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  • Q&A with Australian Health Practitioners

    How could someone become depressed out of the blue?

    What factors can trigger depression? Or could it happen to anyone “randomly”?
  • Find a professional to answer your question

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    Thanks

    Jenna Ross

    Psychologist

    Jenna Ross is a Psychologist in private practice in Sydney NSW.Jenna is experienced in Cognitive Behavioural Therapy (CBT), Acceptance and Commitment Therapy (ACT), Solution Focused … View Profile

    Generally, people do not become depressed “out of the blue”. Our brains are very clever at fighting negative emotions, we sort of trick ourselves into thinking we are okay - and this is a good thing as it helps us to get on with life - up to a point.

    Sometimes, our defense mechanisms are so good at helping us to survive (or appear to survive) that they stop us from seeking help or from doing things that might actually make us feel better.

    Often, a combination of several factors over time result in symptoms associated with depression. For example, we might be having some trouble at work, a problem with a colleague, or a difficult task - nothing too serious so we keep going. Then we might catch the flu which weakens our resilience and makes things that little bit more difficult, but its nothing that hasnt happened before and so we carry on. Perhaps we have an argument with a friend or partner but to maintain the relationship we “let it go”. Then as we are making our breakfast one morning we spill some milk and all of a sudden feel like we cant cope anymore and it all falls apart. You think to yourself, “whats wrong with me? its just some milk!” but in actual fact its not the spilt milk at all that we care about, its all the other little stressors along the way that have made us vulnerable.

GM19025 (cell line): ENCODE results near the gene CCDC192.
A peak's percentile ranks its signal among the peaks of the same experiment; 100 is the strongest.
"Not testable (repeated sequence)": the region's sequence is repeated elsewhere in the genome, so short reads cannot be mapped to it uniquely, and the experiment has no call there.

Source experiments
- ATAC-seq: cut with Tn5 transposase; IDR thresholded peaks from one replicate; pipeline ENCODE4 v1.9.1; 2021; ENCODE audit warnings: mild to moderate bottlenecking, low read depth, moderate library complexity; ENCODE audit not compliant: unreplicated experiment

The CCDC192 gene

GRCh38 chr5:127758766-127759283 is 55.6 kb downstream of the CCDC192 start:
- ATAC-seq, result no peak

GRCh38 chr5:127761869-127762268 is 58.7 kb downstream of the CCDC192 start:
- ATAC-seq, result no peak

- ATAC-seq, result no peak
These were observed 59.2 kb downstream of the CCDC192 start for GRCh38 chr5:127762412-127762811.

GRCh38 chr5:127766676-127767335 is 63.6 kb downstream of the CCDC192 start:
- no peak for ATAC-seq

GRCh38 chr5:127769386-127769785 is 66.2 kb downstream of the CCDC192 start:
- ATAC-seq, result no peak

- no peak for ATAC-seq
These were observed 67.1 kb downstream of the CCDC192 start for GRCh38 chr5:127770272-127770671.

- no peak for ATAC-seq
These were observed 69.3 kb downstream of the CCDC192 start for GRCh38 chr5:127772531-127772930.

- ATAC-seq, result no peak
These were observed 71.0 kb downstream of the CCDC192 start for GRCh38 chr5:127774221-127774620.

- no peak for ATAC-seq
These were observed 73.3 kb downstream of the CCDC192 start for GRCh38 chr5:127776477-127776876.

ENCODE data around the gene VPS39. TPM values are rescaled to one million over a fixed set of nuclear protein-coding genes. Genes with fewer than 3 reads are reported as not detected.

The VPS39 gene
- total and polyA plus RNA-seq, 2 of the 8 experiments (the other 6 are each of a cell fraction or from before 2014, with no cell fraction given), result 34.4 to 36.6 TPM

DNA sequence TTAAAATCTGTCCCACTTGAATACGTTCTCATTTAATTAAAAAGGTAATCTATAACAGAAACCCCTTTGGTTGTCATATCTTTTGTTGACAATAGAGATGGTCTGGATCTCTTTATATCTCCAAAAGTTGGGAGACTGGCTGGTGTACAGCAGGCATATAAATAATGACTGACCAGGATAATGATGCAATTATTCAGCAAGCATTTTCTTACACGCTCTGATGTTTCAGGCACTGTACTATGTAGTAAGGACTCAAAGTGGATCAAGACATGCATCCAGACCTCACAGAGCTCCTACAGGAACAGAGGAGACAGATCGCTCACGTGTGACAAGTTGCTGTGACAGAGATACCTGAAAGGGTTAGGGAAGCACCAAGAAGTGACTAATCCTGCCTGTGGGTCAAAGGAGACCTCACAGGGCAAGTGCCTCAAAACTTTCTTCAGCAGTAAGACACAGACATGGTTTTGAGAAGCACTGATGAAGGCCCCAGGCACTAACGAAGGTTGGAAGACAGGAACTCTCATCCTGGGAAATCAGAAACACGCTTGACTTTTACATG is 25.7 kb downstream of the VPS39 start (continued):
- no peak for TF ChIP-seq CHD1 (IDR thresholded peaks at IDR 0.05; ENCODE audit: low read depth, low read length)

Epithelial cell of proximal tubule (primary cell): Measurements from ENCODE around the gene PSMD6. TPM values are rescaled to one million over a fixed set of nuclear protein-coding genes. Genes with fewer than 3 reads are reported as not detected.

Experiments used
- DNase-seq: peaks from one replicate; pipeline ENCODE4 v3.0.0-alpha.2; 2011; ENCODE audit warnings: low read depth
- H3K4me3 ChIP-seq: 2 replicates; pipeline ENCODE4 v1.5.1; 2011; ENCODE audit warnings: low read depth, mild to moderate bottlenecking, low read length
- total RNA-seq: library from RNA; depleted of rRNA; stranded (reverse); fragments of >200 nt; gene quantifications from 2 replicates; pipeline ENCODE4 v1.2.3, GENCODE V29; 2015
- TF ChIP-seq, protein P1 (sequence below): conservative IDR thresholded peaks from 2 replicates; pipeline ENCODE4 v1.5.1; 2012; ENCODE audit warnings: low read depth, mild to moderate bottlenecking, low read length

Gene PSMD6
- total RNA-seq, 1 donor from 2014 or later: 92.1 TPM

Once we reach this point it is undersandable we start thinking negatively, “nothing is going right for me lately, I'm a mess, I can't do anything!” and then we start judging ourselves and those around us, we might even try to blame someone else. Then we realise we are depressed. 

    Now maybe this story doesnt ring true for you - its different for everyone depending on our personalities, how we were raised and taught to deal with things, and the kinds of support factors and resources we have at our disposal.

    The lead up to depression may have been happening for a long time, months, or even years. This is where counselling comes in. Talking to a professional and someone who is external to your situation can often have clarity and insights that are quite helpful and liberating.

    It is important to remember that if you start to feel depressed it does not mean that you are crazyl, it does not mean that you will never feel better again, and it does not mean that you are destined to be fragile forever. It means that you need to take some sort of action to deal with factors in your life that are causing you stress or unhappiness.

    The first step in this process is the realisation that something is wrong. The second step is to do a sort of ‘stock take’ of your life, look at your family and relationships, your health and nutrition, your career or education, your hobbies and leisure activies, your goals, and start to piece together where youre not quite hitting the mark. Often, this process in itself is helpful is motivating us for change, and in helping us to feel  more positive and in control.

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